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CINEMA-TV > Film promises an ‘impeccable’ look at women

EMRAH GÜLER ANKARA – Hürriyet Daily News

This week’s new release, ‘Kusursuzlar’ (The Impeccables), touches on hot issues like violence against women, the intricacies of family relations, taking responsibility, and double standards in male-female relations with skillful grace and to a profound effect

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‘Kusursuzlar’ (The Impeccables), directed by Ramin Matin and written by Emine Yıldırım, was the winner of the best picture and director awards at the recent Golden Orange Film Festival. The film is a breath of fresh air to see a genuine directing-writing partnership.

‘Kusursuzlar’ (The Impeccables), directed by Ramin Matin and written by Emine Yıldırım, was the winner of the best picture and director awards at the recent Golden Orange Film Festival. The film is a breath of fresh air to see a genuine directing-writing partnership.

Multi-layered, strong female characters are no longer a rare item in Turkish cinema. Working-class women, single mothers and child brides have been coming alive on screen for the last couple of years.

This week’s new release, “Kusursuzlar” (The Impeccables), is the latest in a string of female-driven movies that have impressed both the critics and the jury in national film festivals in the last year.

“Kusursuzlar,” directed by Ramin Matin and written by Emine Yıldırım, was the winner of the best picture and director awards at the recent Golden Orange Film Festival. The film, which is available with English subtitles, deserves accolades in many respects. First, in arguably a scene dominated by directors’ cinema where most films are “directed and written by” the same name, it is a breath of fresh air to see a genuine directing-writing partnership.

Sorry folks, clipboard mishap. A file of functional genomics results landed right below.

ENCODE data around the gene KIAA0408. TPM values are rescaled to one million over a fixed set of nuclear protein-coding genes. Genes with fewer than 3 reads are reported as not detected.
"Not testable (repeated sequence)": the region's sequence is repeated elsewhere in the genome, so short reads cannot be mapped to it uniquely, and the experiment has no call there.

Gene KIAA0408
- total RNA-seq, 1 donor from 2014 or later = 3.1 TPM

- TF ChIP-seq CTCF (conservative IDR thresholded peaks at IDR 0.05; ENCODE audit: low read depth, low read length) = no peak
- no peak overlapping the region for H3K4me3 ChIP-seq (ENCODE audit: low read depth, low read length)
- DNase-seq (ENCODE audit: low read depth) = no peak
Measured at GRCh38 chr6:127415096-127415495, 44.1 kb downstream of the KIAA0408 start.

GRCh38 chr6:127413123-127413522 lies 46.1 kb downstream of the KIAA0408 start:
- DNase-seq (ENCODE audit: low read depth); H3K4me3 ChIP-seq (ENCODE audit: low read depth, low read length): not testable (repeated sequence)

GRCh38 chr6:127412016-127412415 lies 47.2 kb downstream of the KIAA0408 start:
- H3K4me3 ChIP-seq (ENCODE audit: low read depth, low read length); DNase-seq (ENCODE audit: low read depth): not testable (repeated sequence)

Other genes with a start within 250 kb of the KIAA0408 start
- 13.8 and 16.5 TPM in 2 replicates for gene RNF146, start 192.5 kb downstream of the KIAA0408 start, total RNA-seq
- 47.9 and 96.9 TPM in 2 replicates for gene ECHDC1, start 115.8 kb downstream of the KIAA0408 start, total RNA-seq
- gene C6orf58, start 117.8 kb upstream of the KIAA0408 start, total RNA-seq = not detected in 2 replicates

That takes us to the second point, that the filmmaking partnership is of a male director and a female screenwriter: It’s all the more important when the subject matter is the delicate relationship between two women and their demons. Having talked to both Matin and Yıldırım, Matin gave a pointer on his working relationship with Yıldırım.

“I’m very actively involved in the development of the scripts right from the start,” he told the Hürriyet Daily News. “I enjoy working with writers tremendously. I believe it makes the film richer and more multi-layered when you collaborate with people.”

The two have been working together in their production company Giyotin Film since 2005. “Ramin and I know each other very well and because we have already established our creative dynamics, it was very easy to partner up with him for this particular story,” said Yıldırım.

“The story’s particularities also made it quite easy for us as we both have siblings, and we discussed for a long time the nature of the sibling relationship,” Yıldırım said. “It was very important for us to stay true to the complexity of this relationship and resist simplifications.”

Going back or running from home

The particularities of the story direct us to the third reason for praise. Taking women and, not to give away any spoilers, violence against women as its focus, the story is not about the typical uneducated lower class or characters from rural areas. The characters are from the so-called urban bourgeoisie, the upper middle class, characters the art house moviegoers can easily identify with as opposed to leaving the theater as mere spectators.